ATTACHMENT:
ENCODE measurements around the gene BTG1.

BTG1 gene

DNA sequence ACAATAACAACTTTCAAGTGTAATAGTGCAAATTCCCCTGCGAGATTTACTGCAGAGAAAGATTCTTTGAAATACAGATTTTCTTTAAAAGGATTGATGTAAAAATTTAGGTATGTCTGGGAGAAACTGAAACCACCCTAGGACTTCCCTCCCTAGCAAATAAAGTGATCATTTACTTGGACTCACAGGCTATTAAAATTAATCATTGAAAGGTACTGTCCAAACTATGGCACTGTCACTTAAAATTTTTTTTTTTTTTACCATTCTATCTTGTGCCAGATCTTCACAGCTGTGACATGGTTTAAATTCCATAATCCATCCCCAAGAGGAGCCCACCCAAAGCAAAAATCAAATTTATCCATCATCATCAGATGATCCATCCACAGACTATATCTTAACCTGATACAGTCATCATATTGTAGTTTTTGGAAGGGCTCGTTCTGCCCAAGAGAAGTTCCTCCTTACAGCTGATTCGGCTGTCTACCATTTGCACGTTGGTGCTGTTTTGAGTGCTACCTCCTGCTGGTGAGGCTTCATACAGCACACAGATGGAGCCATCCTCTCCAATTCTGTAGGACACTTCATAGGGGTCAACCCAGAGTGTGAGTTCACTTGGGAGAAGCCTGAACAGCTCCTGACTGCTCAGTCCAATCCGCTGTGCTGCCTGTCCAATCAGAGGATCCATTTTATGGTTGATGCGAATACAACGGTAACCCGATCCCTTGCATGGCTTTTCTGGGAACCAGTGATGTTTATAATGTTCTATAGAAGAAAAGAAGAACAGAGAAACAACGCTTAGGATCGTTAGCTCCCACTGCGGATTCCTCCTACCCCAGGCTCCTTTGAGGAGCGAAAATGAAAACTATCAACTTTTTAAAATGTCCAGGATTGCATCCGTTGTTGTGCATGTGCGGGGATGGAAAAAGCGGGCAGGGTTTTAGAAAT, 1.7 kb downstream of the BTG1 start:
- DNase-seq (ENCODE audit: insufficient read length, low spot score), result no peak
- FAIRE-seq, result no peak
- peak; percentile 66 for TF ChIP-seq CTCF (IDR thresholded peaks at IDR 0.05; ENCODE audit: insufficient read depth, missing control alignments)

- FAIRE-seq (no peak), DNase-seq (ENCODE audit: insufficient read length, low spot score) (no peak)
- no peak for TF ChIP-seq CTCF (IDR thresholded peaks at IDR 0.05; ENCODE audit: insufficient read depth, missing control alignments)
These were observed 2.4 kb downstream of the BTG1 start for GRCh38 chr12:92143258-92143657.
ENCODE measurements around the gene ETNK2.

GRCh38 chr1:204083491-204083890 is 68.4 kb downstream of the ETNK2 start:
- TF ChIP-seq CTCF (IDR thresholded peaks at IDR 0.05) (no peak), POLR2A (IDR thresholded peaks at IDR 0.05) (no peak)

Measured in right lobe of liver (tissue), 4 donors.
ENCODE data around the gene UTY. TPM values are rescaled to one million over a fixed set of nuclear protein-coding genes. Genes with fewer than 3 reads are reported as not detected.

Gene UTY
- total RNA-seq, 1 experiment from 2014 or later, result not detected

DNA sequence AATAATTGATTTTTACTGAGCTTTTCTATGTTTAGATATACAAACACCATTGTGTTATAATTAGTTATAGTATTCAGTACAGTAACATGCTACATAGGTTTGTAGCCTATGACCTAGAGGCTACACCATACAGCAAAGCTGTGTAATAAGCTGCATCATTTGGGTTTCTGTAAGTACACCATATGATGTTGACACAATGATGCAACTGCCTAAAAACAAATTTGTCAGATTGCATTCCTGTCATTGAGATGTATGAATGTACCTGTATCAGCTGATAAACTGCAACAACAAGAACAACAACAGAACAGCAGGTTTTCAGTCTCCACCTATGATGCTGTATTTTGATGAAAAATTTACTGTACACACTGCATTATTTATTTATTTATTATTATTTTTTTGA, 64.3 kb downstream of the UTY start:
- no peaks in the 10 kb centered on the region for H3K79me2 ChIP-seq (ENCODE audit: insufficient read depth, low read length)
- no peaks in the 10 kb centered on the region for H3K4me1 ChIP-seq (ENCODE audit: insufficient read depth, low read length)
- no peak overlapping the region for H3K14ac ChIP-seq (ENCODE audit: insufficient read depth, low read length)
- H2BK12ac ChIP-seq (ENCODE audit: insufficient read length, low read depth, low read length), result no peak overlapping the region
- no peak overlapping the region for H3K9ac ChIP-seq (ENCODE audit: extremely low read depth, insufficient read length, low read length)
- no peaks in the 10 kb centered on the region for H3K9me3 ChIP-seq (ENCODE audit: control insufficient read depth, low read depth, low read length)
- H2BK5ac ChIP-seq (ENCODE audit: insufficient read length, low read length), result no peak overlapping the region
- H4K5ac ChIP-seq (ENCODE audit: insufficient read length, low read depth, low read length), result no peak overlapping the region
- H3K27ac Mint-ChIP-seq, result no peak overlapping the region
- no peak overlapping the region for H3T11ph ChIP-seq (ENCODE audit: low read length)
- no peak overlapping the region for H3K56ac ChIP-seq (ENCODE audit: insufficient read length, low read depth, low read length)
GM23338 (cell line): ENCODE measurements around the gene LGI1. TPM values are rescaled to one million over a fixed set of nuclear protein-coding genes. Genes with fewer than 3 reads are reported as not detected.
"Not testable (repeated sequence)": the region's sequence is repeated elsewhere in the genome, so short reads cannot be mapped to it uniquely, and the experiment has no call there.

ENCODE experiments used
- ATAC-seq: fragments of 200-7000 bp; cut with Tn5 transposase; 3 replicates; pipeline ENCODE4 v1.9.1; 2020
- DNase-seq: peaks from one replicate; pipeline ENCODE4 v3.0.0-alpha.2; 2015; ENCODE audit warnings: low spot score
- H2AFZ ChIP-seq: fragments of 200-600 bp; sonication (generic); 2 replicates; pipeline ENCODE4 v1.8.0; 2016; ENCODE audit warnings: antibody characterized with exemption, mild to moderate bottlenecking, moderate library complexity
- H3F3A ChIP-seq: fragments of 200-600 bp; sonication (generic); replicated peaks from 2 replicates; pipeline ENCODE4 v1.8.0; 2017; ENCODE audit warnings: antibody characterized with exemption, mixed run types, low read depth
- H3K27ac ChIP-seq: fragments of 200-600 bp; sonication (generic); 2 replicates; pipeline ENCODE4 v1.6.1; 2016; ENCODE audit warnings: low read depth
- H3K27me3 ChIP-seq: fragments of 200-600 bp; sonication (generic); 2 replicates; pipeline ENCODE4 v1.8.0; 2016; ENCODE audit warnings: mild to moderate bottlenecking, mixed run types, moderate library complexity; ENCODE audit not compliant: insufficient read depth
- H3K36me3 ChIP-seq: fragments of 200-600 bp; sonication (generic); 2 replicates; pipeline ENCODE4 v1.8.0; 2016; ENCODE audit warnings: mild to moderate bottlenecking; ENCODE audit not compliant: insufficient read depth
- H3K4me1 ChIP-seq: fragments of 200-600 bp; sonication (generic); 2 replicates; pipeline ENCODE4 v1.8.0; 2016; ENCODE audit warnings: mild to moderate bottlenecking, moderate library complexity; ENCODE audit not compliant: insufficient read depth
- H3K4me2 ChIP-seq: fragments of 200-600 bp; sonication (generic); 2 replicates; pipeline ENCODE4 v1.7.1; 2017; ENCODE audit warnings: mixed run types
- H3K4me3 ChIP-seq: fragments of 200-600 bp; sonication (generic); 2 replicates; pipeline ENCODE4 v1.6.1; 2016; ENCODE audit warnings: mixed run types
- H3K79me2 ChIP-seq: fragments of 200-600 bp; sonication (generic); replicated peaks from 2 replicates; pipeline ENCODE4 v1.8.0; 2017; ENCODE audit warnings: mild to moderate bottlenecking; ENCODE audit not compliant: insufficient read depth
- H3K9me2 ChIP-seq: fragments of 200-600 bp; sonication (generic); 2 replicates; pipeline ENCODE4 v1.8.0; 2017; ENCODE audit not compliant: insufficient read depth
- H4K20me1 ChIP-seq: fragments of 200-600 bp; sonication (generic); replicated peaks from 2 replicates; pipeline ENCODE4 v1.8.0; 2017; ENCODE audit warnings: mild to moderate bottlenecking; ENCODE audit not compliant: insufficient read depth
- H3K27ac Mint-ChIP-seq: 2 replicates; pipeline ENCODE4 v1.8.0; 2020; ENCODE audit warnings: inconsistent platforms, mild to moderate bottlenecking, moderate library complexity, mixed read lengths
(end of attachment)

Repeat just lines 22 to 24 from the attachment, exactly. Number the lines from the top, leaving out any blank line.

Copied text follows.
- no peak overlapping the region for H3K9ac ChIP-seq (ENCODE audit: extremely low read depth, insufficient read length, low read length)
- no peaks in the 10 kb centered on the region for H3K9me3 ChIP-seq (ENCODE audit: control insufficient read depth, low read depth, low read length)
- H2BK5ac ChIP-seq (ENCODE audit: insufficient read length, low read length), result no peak overlapping the region